Schools will always have a huge role to play in ensuring pupils fit to learn

National children's charity concerned study does not acknowledge the wider benefits of physical activity in schools

The Youth Sport Trust has responded to a study released today on the effectiveness of a childhood obesity programme delivered through schools.

Responding to the British Medical Journal study Ali Oliver, Chief Executive of the Youth Sport Trust, said:

Our own programmes have evidenced how sport and physical activity can help young people to achieve more both in and out of the classroom. We want to ensure they are not just physically fit – but also mentally fit and healthy, setting them up with future leadership and life skills.

For example, our delivery of the Change4Life Primary Sports Clubs programme got 41,000 additional children active and meeting national recommended levels of physical activity, with continued club participation outside of school time.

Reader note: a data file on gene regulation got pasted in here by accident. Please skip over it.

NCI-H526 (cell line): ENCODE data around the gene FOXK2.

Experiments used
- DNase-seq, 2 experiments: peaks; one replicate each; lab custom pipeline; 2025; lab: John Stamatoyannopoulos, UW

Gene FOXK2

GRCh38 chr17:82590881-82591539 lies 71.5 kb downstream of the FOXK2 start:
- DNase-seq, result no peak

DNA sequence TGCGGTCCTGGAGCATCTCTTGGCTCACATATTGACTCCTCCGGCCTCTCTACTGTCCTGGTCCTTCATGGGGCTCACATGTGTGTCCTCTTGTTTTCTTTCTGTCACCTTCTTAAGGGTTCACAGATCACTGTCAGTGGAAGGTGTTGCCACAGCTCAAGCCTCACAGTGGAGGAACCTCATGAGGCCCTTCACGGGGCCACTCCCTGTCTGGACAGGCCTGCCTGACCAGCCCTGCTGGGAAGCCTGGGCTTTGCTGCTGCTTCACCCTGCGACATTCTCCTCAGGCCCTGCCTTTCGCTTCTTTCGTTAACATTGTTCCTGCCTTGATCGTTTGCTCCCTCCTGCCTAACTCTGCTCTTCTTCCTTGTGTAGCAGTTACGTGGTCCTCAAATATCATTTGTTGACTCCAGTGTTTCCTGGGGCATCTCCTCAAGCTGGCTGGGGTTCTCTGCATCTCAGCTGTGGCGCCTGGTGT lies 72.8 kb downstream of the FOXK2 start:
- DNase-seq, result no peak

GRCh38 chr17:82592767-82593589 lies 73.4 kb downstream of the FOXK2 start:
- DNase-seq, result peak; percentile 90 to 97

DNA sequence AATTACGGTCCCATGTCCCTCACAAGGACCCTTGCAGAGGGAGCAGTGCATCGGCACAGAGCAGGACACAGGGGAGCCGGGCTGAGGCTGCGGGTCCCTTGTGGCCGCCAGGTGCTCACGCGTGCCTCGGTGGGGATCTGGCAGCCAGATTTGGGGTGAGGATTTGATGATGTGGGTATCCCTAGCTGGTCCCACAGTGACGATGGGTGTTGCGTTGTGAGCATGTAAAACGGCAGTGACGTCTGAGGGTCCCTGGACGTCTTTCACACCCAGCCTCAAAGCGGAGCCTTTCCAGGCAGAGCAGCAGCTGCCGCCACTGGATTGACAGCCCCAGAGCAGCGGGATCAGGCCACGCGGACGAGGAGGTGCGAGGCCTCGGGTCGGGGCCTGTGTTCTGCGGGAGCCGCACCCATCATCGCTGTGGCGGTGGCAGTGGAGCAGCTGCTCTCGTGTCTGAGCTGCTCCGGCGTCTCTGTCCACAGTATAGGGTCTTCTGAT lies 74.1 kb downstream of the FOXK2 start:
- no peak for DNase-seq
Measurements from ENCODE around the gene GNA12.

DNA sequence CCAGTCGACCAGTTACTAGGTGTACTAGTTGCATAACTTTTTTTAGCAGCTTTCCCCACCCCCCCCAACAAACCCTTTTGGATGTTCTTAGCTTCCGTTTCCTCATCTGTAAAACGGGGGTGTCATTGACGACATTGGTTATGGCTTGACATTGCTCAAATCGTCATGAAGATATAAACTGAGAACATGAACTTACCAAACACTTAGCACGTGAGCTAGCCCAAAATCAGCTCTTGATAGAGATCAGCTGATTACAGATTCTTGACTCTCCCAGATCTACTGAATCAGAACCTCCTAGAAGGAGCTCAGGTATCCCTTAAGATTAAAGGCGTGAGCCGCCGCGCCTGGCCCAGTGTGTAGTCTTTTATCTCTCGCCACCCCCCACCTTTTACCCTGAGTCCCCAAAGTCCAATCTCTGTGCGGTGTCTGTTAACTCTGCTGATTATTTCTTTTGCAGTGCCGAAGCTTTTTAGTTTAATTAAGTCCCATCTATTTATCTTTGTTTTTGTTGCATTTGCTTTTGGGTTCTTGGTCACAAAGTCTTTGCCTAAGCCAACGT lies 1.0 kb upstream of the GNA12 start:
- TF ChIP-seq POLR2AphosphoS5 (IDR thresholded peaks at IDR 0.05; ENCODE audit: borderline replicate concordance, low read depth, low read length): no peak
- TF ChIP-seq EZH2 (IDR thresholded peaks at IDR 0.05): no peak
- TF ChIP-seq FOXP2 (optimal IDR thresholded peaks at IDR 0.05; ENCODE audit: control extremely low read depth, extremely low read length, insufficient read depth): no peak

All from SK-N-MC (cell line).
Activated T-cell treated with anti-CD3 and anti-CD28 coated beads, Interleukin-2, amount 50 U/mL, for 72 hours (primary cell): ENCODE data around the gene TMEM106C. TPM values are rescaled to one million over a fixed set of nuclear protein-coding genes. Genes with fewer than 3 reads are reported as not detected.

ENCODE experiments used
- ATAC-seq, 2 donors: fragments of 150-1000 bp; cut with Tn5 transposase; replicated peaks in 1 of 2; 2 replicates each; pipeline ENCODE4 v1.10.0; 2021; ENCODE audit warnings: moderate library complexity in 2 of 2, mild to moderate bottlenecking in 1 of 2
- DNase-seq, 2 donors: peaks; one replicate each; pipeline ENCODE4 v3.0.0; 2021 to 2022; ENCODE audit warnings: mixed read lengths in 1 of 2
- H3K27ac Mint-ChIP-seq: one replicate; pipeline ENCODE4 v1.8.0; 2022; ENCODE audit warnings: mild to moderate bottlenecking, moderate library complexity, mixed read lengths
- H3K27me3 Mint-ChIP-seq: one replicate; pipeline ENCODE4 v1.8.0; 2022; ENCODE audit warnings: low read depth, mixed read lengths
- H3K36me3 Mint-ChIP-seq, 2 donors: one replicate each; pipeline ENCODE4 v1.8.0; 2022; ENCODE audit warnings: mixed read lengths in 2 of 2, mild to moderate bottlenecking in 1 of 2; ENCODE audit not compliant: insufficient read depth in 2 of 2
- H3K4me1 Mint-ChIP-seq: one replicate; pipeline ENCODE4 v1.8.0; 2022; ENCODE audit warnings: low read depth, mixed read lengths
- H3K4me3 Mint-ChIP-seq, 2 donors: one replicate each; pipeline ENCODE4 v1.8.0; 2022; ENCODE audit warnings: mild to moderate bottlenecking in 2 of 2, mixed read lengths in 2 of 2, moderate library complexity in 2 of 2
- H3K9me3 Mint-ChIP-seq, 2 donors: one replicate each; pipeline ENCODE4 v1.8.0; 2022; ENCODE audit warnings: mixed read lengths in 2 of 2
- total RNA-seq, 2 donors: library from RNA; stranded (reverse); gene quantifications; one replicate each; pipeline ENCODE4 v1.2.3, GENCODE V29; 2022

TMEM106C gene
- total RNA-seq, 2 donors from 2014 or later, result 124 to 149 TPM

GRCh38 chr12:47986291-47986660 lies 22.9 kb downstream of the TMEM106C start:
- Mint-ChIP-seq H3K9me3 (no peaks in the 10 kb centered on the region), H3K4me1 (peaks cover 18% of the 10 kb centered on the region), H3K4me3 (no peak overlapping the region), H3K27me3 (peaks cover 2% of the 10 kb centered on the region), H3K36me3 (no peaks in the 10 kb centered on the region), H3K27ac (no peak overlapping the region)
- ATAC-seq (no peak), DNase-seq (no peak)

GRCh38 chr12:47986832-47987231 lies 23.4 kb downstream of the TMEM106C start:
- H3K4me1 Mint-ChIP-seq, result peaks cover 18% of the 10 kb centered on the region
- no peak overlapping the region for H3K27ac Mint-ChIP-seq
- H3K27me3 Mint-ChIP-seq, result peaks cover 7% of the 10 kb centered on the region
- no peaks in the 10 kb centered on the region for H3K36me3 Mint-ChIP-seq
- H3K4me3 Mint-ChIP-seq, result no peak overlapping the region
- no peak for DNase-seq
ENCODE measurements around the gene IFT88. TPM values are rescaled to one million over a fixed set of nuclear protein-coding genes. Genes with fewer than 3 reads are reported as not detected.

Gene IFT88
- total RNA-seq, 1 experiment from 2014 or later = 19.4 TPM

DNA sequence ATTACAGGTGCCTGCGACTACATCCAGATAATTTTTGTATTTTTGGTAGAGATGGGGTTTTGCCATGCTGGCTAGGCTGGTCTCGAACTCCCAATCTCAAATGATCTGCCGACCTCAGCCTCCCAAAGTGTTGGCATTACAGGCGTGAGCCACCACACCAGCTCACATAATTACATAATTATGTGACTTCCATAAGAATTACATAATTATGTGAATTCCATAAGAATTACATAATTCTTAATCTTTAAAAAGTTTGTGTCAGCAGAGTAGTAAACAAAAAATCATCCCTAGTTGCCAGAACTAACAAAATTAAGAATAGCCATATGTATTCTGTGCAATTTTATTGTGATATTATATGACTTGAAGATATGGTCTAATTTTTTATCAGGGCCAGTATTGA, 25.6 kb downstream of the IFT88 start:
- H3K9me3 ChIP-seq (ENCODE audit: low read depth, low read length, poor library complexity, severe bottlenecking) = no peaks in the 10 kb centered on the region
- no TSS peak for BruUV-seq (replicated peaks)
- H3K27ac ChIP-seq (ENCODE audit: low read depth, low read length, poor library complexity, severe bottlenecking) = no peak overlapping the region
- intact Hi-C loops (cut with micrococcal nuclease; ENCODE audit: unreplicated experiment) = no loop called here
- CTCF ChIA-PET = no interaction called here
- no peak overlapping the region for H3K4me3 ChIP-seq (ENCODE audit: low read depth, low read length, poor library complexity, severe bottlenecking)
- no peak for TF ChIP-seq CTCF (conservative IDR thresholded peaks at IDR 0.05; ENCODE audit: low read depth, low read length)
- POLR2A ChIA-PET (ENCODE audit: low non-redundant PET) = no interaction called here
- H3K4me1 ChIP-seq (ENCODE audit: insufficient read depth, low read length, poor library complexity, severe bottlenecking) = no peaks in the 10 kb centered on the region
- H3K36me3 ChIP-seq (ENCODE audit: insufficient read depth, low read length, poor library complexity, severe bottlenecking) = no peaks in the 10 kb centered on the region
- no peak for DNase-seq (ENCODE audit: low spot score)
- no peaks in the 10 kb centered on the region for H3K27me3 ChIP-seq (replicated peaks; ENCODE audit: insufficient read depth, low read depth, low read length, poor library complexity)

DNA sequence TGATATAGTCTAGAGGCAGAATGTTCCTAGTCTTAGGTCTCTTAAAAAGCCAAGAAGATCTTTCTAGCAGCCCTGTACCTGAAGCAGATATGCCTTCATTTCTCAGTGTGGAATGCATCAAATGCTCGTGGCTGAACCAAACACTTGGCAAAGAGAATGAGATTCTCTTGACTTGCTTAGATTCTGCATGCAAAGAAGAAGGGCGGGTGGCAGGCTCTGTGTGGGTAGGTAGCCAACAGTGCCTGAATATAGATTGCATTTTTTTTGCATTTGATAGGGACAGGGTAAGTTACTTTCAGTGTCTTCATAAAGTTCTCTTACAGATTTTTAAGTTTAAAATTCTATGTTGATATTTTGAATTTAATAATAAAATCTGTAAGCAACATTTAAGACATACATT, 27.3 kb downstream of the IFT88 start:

This research in the British Medical Journal will play an important part in helping to find an approach that works. However, we are concerned that the focus of this study does not acknowledge the wider benefits of physical activity in schools and how it can also help to combat declining mental wellbeing among young people.

It is important that schools’ roles in tackling obesity through activity is not treated in isolation to these wider benefits of getting children active. We believe that schools have a huge role to play in ensuring that pupils are healthy and fit to learn.

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